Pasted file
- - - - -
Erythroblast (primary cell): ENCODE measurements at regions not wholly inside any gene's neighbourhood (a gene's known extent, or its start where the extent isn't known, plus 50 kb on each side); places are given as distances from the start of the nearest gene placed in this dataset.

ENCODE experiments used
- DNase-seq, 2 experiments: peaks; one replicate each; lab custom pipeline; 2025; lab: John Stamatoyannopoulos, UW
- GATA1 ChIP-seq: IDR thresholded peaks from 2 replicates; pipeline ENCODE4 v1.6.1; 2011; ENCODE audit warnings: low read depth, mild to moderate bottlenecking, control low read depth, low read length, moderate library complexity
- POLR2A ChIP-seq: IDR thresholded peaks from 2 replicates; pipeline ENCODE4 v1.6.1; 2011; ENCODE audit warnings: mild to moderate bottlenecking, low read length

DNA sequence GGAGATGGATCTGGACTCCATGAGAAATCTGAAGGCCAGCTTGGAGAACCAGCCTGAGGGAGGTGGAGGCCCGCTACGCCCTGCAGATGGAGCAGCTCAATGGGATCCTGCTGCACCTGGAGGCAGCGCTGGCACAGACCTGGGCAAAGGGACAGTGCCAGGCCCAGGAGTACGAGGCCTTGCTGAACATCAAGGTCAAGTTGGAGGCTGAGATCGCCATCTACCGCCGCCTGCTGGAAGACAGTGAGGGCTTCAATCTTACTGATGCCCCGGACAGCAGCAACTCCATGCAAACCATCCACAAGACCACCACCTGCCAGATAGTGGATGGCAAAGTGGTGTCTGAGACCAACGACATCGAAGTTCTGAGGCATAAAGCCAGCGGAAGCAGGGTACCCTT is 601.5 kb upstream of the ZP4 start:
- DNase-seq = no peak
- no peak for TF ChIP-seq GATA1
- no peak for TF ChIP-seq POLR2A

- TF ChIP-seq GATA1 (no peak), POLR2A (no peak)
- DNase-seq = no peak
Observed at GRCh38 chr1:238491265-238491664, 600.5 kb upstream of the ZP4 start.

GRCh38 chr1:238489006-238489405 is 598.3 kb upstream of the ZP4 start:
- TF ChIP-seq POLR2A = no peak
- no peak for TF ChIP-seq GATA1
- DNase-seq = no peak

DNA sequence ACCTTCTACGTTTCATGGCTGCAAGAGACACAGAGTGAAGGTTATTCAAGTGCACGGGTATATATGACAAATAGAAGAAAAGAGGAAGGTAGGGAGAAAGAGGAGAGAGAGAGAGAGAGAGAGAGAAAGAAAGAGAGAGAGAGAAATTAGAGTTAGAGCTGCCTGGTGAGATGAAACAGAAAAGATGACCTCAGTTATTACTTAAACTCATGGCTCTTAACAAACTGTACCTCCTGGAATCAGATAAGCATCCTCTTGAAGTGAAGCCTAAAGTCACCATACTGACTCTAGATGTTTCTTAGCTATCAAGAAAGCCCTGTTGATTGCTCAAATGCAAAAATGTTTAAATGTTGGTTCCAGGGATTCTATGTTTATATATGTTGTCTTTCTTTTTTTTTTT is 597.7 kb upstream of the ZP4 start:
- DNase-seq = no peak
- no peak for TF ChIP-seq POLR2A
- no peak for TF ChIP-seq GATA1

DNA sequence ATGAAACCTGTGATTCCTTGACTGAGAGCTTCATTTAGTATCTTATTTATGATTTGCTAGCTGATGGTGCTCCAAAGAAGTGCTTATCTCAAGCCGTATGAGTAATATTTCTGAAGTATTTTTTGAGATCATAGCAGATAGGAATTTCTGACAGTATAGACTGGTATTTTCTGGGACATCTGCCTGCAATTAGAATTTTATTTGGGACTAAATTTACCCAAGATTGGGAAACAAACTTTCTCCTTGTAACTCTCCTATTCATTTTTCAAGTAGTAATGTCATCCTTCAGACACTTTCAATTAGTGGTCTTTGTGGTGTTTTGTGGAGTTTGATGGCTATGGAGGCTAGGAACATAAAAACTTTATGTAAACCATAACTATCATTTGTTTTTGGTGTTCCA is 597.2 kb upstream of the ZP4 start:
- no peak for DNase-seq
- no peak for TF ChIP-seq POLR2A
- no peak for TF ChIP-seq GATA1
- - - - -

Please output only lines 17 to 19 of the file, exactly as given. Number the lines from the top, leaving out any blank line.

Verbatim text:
DNA sequence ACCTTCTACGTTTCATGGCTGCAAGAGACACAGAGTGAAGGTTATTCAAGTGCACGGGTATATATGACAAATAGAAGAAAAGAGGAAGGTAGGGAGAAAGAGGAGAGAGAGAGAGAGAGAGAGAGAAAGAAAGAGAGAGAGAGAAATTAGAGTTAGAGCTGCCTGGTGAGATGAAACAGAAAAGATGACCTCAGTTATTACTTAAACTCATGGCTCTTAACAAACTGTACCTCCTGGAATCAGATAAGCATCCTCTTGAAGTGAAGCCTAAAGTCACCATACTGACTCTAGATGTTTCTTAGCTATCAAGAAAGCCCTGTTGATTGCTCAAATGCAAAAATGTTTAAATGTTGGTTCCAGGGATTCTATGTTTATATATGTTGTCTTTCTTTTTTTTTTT is 597.7 kb upstream of the ZP4 start:
- DNase-seq = no peak
- no peak for TF ChIP-seq POLR2A